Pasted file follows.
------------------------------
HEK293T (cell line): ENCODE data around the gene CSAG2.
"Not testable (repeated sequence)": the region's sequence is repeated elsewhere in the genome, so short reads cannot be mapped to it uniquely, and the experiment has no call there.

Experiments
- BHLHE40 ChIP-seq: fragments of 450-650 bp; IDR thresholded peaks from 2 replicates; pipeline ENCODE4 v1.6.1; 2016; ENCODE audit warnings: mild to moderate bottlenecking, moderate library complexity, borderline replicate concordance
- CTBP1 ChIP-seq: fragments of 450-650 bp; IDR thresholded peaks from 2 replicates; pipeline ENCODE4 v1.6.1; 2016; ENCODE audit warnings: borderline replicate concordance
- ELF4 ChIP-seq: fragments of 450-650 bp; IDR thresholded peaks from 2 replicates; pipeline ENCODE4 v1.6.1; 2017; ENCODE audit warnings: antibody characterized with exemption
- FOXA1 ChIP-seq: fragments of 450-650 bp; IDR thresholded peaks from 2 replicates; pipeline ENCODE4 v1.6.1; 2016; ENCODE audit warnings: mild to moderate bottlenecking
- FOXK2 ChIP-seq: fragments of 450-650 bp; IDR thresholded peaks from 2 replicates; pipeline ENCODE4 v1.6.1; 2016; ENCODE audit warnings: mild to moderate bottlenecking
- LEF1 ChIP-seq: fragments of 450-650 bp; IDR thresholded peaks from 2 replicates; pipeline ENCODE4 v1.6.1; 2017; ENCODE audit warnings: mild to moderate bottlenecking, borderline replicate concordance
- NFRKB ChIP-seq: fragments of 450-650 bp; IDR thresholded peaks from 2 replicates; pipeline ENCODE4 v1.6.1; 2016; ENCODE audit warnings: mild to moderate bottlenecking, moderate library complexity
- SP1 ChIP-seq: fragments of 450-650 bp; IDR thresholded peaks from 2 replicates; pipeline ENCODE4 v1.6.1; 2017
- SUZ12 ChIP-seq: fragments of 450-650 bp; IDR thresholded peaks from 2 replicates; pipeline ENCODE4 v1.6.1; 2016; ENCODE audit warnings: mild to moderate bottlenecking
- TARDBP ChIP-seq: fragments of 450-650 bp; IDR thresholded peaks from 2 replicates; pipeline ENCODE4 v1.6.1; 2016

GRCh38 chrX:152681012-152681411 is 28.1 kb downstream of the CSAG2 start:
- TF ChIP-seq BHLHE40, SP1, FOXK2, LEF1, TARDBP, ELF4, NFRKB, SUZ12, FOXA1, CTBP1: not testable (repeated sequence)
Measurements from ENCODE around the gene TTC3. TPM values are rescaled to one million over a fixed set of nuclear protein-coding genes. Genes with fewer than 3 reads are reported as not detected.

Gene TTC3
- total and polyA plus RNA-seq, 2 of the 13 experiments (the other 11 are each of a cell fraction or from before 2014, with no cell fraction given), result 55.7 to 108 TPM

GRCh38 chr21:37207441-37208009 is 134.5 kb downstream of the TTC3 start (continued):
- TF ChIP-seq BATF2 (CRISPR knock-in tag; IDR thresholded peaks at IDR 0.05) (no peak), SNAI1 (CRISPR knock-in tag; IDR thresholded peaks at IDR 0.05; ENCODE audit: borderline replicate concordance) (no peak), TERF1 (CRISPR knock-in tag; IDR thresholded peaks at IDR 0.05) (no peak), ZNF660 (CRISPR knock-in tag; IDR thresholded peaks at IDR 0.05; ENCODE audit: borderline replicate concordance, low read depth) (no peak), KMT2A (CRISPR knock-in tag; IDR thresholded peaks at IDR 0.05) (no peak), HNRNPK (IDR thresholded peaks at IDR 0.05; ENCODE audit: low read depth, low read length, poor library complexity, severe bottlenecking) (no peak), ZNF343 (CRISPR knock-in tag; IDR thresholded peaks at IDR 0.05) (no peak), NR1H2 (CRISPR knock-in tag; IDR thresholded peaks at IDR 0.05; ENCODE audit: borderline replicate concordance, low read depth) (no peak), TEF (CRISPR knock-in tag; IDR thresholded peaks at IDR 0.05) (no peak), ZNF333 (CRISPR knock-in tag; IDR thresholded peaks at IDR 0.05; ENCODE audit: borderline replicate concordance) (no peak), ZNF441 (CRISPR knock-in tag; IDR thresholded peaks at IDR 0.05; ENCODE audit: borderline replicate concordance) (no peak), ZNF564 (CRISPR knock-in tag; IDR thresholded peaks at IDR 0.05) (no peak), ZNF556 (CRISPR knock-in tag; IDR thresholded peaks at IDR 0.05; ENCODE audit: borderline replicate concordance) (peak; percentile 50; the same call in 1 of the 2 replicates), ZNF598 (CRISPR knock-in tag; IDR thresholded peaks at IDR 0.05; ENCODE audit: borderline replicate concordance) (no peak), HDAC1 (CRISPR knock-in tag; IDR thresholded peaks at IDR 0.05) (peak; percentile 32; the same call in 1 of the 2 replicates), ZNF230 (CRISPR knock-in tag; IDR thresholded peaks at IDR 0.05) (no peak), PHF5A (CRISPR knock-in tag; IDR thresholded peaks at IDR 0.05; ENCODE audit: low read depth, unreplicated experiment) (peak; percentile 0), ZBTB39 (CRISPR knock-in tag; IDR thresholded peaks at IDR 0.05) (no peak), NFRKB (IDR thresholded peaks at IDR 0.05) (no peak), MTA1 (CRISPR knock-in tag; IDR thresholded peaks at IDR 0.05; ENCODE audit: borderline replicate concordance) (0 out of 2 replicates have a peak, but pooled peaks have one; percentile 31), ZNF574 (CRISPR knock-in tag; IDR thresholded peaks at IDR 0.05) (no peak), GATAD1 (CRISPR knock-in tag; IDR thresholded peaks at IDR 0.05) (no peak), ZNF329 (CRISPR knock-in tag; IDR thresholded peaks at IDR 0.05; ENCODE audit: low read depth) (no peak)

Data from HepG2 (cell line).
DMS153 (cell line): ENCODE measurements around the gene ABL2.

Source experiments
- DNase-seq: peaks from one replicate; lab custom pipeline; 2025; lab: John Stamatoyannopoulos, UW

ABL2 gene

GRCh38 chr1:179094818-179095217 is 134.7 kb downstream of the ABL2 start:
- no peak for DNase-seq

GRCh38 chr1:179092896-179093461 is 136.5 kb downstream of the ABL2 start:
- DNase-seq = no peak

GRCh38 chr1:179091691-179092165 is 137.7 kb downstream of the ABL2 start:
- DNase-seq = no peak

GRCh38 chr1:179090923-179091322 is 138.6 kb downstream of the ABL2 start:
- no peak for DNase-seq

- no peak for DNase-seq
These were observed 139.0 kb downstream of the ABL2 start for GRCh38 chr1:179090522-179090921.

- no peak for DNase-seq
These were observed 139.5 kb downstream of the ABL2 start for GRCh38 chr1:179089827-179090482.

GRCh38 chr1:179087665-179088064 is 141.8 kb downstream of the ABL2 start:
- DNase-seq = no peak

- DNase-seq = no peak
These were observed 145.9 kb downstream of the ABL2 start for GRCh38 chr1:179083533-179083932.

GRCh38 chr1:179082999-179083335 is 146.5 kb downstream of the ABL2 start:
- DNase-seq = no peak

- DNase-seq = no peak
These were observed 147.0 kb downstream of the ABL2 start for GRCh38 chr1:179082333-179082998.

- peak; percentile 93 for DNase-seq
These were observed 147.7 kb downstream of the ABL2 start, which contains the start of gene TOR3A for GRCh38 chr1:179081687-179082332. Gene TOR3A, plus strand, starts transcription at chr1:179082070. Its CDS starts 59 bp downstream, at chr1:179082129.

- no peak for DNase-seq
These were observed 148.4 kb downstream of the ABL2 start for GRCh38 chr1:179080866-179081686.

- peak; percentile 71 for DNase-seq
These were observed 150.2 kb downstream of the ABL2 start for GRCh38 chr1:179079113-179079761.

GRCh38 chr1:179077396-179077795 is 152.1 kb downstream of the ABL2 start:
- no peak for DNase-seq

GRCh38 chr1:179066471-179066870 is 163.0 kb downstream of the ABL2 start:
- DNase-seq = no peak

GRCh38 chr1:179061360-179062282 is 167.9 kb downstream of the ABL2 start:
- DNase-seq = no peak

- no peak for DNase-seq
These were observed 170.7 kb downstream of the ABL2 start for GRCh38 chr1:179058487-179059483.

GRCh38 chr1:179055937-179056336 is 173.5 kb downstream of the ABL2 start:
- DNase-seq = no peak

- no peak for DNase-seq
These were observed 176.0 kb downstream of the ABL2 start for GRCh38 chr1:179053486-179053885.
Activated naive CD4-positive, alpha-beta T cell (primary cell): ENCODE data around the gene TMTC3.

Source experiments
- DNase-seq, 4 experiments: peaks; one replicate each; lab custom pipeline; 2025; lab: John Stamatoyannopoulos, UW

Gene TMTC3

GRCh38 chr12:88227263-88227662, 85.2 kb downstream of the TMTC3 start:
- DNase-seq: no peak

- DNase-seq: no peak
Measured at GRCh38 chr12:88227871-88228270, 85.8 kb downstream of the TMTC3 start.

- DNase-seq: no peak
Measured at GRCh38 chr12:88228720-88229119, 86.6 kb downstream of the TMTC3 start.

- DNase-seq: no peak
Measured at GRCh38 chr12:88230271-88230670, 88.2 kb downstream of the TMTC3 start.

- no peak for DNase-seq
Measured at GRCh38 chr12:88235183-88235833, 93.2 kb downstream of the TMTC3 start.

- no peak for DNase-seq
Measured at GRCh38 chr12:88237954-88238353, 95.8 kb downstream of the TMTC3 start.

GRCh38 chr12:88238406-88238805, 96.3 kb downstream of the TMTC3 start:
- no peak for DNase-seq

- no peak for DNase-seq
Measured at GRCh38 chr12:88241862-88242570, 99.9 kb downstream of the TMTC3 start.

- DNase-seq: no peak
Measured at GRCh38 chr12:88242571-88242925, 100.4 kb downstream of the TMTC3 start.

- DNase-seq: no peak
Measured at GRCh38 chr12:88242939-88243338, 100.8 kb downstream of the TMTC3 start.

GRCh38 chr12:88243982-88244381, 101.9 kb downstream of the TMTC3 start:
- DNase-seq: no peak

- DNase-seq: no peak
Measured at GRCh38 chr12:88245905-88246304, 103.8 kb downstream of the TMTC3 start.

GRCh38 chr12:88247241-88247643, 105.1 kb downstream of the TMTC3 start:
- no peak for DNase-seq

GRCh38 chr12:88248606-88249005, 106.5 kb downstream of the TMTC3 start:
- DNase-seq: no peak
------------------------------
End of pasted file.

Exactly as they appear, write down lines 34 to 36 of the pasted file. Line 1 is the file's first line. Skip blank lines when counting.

- no peak for DNase-seq
These were observed 139.0 kb downstream of the ABL2 start for GRCh38 chr1:179090522-179090921.

- no peak for DNase-seq